Excerpt from catalogue for The Mentors Show, The Falcon Foundation, Damariscotta, ME:
What do you feel is the most influential aspect of the mentor-artist relationship?
I think mutual respect is the most important thing in any sort of relationship, including the mentor/menteerelationship.
How did your mentor, Lois Dodd, help you grow as an artist and person?
From early on, Lois took me, and my work, seriously … almost as seriously as I took myself.
How was criticism applied and how did it help you to evaluate your work? How important was encouragement?
As a graduate student at Brooklyn College, I took a Life Drawing class with Lois.
She was always encouraging but fairly non-committal. “Yes, I see you have the figure there … ok.” After about a month she mentioned that she thought my drawings were “rather glib.” Glib? I went home and looked it up.Yes … it meant just what I thought it did.The next day at school I saw Lois at the end of the hallway and ran after her, agitatedly demanding some elaboration. She said she liked the boldness of my drawings but, at a point, realized that I would be doing what I did, whether or not the model was present. So I focused more on careful observation. We’ve gotten along fine ever since.
How were skills and methods of working communicated? Please be specific.
I learned how to go about painting on-site by Lois’s example. One spring weekend she invited me to join her and a couple of other students to paint in Blairstown, NJ. I had been working with John Walker at school. He was telling me that I needed to paint from life … and Lois was always good company, so I went along. Trudging into the woods with my new supplies, deciding what to paint, setting up my easel and then figuring what was important to try to get as the light changed and the breezes blew, was somewhat overwhelming. In the middle of it I took a nap on the ground next to my easel. But I had an epiphany of sorts and have considered myself a plein air painter from that point on.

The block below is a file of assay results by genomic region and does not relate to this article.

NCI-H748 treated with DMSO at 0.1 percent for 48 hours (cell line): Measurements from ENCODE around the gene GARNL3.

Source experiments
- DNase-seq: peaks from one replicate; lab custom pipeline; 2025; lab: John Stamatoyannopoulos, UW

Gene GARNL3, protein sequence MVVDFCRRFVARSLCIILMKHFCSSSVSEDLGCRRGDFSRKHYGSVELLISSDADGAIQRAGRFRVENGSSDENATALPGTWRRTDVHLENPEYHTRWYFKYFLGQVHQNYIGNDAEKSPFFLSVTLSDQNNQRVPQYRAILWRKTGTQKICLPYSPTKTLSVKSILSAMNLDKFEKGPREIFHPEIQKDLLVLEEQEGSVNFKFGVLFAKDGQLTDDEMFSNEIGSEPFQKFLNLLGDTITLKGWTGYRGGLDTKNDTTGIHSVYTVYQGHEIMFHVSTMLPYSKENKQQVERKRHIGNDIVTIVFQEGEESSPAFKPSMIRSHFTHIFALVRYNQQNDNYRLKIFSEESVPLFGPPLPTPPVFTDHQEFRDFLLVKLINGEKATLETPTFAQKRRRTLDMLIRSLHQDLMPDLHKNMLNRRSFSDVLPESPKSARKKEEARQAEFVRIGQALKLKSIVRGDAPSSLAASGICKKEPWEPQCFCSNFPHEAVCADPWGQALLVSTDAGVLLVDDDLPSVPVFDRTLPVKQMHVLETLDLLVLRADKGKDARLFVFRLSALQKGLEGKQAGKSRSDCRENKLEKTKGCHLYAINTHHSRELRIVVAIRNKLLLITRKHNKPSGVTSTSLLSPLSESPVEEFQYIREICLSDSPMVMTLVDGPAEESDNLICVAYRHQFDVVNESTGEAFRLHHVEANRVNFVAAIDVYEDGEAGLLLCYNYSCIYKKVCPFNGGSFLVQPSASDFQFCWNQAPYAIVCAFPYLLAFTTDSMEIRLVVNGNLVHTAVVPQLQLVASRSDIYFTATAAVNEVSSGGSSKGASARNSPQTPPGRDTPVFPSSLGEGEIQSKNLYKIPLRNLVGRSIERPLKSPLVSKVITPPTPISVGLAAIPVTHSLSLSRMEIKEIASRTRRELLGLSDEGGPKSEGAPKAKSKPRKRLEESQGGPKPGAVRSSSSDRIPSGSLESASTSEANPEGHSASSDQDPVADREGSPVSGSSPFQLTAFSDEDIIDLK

I also learned the value of stopping sooner rather than later. I always admired the freshness and directness of Lois’ paintings. Working in the field, taking breaks and checking out each other’s work in progress, Lois would often say about mine, “Stop! What more can you do?” Other than ruin it … not much, usually.
How did your mentor’s studio work and lifestyle influence you and your work?
The summer after graduation, Lois invited me and another student to come paint in Maine. It became an annual visit that grew longer over the years.
To fall into the rhythm of the life she had created for herself here … busy with art-related events and friends, painting steadily and continually delighted by the surrounding natural world, was a welcome break from my life in New York and provided a window onto another way to be. The stays also included regular nighttime painting expeditions with Nancy Wissemann-Widrig and John Wissemann. I had been doing night paintings since I was an undergraduate and had decided to go to Brooklyn College for my MFA after seeing a show of Lois’ nighttime paintings in New York. So I was ecstatic to find a whole group of artists who fueled this interest and generously shared their methods.
I remember being encouraged by all of my teachers at Cooper Union including Will, who was my printmaking teacher. I was far too shy of professional artists and teachers.
I would say my strongest influences and support was from close painter friends, those who shared summer in Maine in spaces that we were painting: Jean Cohen, Alex Katz and Tom Boutis.
My involvement with Bill King, Angelo Ippolito, Charles Cajori and Fred Mitchell included shared studio spaces and the opening of a gallery in NYC.
Our dialogue about art was intense. We did not do heavy duty mutual critiques as in an MFA program, but made suggestions in each others work. Encouragement was provided and appreciated.
My artist friends and I began working outside from the landscape: fields, cows and trees. We had the use of a barn in Lakewood for the rainy days thanks to the generosity of Bill Cummings. So, while I don’t consider myself to have had one particular person as a mentor, the support plus interaction with a small group of artist friends was essential.